Personal Narratives - How To Develop Topics?

Coach Stella
Post by Coach Stella
Personal Narratives - How To Develop Topics?

No matter how old or young you are, everyone has a story to tell. What’s great about public speaking is that it gives you a platform to share your story with the world. Whether you’re competing in Original Oratory, presenting a personal narrative at your local Toastmasters chapter, or speaking about your experience at a job interview, sharing personal stories can be both entertaining and informative, and help you and others learn from your experiences. So, how do you find a story worth sharing? Here are a few essential tips for brainstorming topics for a personal narrative.

First off, what is a personal narrative?

Personal narratives are narratives that explore real-world situations that are meaningful to the speaker. The main character is the storyteller themselves, so speeches are generally written in first person (that is, using words like “I,” “me,” and “my”). The story you tell should be real, not fictional, and should have affected you personally. A personal narrative might describe an exciting moment in your life, a challenge you’ve faced, or a difficult situation you overcame. A personal narrative can take the form of a standalone speech, or as an example within a broader speech topic, to establish relatability or credibility with your audience.

As with any public speaking event or format, the first step is always to generate a topic and map out your speech. We recommend two strategies to help you brainstorm: the popcorn method and the timeline method.

  • First, the popcorn method: in three minutes, which is about the same time you need to make popcorn, list all the major moments in your life that have made a significant impact on you. These should be events that evoke strong emotions – either positive or negative. It could be anything: your first hiking trip, a song that inspired you to start singing, or meeting someone who’s changed your life, for better or for worse. Keep listing out moments until your time is up and then review your list.
  • Another strategy you can try is the timeline method. For this strategy, draw a horizontal line on a blank sheet of paper. This line represents a timeline of your life. It begins with the number zero and ends with your current age. Mark down the most important milestones and memories you can recall. For instance, at age seven you might have learned how to play an instrument, moved to a new city, or adopted a pet pig.

Alright, so what’s next? From this huge list of ideas you’ve generated from either method, pick one event or a series of events that you feel strongly about. After you’ve made your choice, let’s move on to develop your topic in more detail. For this, we have two tips: try applying the “starbursting” method or the “many why’s”.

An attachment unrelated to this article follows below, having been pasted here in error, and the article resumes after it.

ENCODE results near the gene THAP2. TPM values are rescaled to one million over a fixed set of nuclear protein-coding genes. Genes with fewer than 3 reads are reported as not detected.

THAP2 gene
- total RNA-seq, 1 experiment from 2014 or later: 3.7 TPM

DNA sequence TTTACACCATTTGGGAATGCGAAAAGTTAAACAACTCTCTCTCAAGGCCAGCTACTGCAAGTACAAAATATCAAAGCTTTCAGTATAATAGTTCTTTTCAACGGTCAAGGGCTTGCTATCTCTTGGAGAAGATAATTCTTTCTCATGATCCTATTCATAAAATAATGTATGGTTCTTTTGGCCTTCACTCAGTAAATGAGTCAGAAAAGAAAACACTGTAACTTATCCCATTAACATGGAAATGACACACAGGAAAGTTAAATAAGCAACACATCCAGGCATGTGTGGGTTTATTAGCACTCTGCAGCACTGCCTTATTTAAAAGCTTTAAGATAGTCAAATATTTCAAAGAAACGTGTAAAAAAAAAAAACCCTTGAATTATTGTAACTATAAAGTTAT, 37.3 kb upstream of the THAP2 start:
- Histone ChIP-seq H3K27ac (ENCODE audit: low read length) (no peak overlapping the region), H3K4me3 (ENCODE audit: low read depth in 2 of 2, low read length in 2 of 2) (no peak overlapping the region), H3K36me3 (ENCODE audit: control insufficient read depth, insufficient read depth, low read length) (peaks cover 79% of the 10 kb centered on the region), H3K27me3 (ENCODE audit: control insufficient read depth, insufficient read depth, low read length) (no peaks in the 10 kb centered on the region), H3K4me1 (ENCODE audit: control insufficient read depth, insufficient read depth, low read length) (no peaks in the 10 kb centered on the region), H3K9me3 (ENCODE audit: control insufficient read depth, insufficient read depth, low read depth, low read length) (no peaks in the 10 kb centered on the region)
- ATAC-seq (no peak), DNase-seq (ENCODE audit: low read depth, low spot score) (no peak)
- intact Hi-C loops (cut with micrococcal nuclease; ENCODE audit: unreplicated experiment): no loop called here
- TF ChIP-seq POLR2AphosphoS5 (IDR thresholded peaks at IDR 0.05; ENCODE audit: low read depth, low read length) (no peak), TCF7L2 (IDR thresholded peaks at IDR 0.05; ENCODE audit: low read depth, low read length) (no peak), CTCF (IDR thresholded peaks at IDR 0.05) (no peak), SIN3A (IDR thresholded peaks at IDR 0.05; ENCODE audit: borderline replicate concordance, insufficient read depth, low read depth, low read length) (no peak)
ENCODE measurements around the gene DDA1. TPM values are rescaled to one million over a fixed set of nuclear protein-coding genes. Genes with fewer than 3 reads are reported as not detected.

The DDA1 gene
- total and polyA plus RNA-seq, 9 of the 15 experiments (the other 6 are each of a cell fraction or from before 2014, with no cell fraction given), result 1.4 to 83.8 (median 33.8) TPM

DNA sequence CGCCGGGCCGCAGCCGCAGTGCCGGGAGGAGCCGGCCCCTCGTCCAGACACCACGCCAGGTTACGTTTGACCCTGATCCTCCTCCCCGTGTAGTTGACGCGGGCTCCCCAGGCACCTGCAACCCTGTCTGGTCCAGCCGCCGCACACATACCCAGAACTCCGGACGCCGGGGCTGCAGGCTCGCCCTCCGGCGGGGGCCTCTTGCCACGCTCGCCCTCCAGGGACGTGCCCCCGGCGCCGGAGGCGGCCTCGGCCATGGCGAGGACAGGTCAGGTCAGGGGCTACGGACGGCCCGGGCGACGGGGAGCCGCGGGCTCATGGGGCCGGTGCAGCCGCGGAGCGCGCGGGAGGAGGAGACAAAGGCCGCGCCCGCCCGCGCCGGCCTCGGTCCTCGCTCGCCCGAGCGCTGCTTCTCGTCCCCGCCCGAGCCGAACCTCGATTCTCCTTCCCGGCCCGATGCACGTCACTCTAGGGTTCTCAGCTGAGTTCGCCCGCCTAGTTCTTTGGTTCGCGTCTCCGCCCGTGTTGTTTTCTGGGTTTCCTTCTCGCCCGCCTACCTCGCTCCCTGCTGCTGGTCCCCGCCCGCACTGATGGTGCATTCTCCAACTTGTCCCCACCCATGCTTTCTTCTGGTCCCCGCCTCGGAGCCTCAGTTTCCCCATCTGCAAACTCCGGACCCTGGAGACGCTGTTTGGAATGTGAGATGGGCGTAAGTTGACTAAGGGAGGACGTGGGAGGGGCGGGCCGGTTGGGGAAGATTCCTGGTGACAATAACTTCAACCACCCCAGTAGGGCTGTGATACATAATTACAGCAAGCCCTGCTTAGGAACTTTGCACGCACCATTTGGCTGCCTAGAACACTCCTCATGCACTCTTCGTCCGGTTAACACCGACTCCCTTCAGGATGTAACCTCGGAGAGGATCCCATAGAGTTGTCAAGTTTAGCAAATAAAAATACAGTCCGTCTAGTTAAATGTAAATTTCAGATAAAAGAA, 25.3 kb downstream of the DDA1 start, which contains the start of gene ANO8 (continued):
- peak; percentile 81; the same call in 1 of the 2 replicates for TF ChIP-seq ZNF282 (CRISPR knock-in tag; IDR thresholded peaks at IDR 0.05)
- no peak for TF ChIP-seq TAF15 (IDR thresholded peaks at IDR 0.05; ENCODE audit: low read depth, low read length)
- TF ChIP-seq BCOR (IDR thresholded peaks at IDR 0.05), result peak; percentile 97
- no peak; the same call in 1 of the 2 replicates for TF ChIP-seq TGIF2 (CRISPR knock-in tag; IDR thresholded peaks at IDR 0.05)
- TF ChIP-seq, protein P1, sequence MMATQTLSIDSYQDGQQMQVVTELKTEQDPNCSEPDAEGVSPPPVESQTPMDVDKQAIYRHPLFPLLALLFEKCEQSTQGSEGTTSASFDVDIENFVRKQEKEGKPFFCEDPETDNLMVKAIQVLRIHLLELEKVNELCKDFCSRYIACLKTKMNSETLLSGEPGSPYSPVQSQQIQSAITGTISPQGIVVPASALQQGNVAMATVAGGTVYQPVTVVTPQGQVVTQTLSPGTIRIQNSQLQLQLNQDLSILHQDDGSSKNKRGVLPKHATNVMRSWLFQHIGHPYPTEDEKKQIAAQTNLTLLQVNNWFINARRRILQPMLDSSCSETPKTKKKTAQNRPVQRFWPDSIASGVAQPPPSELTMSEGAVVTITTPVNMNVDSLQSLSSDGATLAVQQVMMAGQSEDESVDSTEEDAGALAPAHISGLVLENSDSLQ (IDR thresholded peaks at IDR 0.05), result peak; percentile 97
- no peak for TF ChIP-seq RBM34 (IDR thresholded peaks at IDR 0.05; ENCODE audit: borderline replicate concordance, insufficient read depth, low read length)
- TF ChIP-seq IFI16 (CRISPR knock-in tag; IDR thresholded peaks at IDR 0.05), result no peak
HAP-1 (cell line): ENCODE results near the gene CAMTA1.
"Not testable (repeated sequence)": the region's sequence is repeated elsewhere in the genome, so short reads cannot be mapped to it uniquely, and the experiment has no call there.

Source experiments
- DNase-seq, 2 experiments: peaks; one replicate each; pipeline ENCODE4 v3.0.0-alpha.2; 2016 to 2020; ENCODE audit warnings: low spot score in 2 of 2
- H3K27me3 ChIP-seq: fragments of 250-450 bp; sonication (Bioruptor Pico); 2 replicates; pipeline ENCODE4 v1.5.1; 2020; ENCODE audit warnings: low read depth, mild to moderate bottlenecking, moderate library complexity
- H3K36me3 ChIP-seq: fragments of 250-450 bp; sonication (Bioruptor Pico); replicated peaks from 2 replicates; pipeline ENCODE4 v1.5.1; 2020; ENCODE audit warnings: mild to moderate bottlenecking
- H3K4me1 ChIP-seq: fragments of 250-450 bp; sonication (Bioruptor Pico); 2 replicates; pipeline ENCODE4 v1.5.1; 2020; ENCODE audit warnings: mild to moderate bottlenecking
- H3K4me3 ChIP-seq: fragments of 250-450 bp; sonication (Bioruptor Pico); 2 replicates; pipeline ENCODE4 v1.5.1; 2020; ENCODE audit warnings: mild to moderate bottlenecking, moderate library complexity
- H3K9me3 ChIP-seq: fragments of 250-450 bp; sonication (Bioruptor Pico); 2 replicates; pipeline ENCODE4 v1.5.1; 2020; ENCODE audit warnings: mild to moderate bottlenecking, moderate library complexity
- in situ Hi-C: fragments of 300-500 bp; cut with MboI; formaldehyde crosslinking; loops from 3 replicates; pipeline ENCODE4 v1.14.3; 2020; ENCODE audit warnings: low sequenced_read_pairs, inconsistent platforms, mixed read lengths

• Starbursting method - Imagine the event you’ve selected forms the center of a star. Now, think about the topic from the audience’s point of view. What questions might they have about your topic? Try to generate as many questions as you can using the 5 W’s and 1 H – who, what, where, why, when, and how. Who was involved? Where did the story take place? What made this moment stand out? How has this event made you who you are today? Don’t try to answer the questions just yet. Keep adding questions, like light bursting from the center of the star. Once you’ve written out every question you can possibly think of, go back and answer them one by one.
  • "Many why’s” - While it sounds like a rock band from the 1960s, this method can actually help you further develop the topic idea you have chosen. Let's say you want to write a personal narrative about how you became an expert in scuba diving. You can begin by asking yourself: Why did I fall in love with this hobby? Why did I finally try it out? Why is diving different from swimming? Why do ocean creatures fascinate me? For every answer you give, probe further by asking another “why” question, like a toddler who can’t stop questioning the world.

You can try one or both of these strategies to get as many ideas as possible on the page. Once you’ve finished answering the brainstorming questions, circle and combine the answers that stand out as the most interesting or surprising. This will form the basis of your personal narrative’s first draft.

Don’t worry if you don’t have the entire story mapped out just yet – public speaking takes time! At this stage, your goal is to narrow down your choices to a topic you find interesting and would feel confident speaking about. From here, we can move on to outlining your speech and writing your first draft.

Mastering the art of the personal narrative is a key component to effective communication. Regardless of the occasion, stories bring people together, and help audiences connect more deeply with you as a speaker. For more on this topic, check out Part 2 of the Personal Narrative series to learn how to write a speech outline.

Interested in levelling up your communication skills? LearningLeaders offers public speaking classes within its world-class Academy Program, where experienced coaches guide you through the process of writing a speech from start to finish and provide expert feedback every step of the way. Follow the button below to learn more!

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Coach Stella
Post by Coach Stella